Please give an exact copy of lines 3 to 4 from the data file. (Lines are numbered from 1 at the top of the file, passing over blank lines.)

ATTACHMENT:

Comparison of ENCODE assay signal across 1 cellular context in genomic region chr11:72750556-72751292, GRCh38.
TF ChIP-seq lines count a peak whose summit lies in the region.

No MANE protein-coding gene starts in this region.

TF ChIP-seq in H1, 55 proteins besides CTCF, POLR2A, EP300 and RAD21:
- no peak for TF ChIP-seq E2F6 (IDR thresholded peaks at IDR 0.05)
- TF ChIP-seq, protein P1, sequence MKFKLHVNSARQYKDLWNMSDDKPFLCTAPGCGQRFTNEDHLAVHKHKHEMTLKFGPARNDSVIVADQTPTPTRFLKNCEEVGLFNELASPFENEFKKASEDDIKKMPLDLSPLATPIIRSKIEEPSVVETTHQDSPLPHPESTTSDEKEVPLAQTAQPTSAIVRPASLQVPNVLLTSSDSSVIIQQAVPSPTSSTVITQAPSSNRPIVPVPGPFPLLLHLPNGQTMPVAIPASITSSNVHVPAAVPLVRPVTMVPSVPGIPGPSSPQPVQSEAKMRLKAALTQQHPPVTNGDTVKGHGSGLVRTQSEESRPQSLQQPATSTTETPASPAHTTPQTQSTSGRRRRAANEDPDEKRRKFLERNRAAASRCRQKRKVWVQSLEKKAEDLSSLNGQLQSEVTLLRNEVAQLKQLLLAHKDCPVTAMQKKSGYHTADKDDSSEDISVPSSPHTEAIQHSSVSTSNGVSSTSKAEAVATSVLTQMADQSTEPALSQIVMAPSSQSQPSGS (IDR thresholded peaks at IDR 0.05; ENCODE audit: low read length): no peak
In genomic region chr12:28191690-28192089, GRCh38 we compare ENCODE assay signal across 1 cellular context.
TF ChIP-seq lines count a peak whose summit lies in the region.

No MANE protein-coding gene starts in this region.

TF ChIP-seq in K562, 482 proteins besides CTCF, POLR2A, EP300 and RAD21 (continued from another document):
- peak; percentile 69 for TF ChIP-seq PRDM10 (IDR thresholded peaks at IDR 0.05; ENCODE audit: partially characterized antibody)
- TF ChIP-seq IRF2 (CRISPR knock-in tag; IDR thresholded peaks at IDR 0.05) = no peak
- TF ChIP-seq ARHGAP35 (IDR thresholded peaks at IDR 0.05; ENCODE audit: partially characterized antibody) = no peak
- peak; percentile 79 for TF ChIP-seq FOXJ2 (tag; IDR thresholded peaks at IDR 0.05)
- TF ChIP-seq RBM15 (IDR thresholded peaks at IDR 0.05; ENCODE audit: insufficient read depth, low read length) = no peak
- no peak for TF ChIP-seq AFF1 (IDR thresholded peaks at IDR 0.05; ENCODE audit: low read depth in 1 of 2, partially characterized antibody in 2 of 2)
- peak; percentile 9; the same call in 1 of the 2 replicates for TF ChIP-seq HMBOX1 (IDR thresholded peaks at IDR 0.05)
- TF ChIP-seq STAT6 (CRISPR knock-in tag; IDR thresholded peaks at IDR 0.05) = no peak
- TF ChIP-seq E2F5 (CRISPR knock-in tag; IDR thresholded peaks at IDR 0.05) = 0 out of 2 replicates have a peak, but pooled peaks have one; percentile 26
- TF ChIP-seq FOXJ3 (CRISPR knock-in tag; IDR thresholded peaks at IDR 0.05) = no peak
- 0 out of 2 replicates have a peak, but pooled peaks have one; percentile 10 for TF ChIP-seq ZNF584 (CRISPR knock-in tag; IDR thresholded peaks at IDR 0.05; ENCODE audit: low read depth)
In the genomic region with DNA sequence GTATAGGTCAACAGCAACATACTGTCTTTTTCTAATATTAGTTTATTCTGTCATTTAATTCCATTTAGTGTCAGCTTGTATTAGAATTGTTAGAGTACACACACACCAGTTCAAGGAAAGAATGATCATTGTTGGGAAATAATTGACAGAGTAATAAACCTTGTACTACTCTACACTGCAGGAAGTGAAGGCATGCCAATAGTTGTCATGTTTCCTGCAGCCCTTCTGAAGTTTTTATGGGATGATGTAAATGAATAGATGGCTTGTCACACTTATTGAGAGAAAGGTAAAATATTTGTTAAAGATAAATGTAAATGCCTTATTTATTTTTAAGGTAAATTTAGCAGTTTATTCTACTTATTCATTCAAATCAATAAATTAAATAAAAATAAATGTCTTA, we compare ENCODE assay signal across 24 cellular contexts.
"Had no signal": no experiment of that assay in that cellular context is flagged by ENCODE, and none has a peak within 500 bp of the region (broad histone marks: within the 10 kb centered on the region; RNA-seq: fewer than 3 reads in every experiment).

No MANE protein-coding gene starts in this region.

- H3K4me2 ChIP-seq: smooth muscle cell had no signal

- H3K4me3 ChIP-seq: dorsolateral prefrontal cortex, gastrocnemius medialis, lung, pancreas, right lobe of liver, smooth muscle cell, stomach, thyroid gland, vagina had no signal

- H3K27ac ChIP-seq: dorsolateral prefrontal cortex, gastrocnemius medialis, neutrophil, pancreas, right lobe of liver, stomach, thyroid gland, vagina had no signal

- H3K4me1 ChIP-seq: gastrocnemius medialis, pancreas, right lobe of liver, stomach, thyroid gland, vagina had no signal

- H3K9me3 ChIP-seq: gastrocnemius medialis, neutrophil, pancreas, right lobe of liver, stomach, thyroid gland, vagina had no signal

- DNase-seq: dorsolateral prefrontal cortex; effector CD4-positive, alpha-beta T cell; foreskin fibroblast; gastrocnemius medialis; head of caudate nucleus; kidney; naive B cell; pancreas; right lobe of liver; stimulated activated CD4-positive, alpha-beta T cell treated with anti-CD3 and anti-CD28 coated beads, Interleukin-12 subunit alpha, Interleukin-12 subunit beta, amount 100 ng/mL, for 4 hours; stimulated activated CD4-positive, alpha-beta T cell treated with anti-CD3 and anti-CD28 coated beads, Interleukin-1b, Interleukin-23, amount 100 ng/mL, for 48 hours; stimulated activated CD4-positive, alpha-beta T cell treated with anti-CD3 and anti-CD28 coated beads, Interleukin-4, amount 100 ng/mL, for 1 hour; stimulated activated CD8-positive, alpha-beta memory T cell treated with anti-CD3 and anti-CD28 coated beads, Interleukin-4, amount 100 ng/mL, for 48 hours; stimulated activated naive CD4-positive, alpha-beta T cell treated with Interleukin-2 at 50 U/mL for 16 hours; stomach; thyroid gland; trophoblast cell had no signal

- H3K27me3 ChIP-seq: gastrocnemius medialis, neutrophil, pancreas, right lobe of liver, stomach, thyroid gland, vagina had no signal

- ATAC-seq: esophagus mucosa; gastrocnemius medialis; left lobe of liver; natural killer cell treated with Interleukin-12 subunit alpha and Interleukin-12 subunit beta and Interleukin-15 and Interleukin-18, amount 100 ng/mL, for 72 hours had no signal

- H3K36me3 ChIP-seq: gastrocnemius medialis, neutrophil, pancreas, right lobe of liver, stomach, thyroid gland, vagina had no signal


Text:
No MANE protein-coding gene starts in this region.

TF ChIP-seq in H1, 55 proteins besides CTCF, POLR2A, EP300 and RAD21: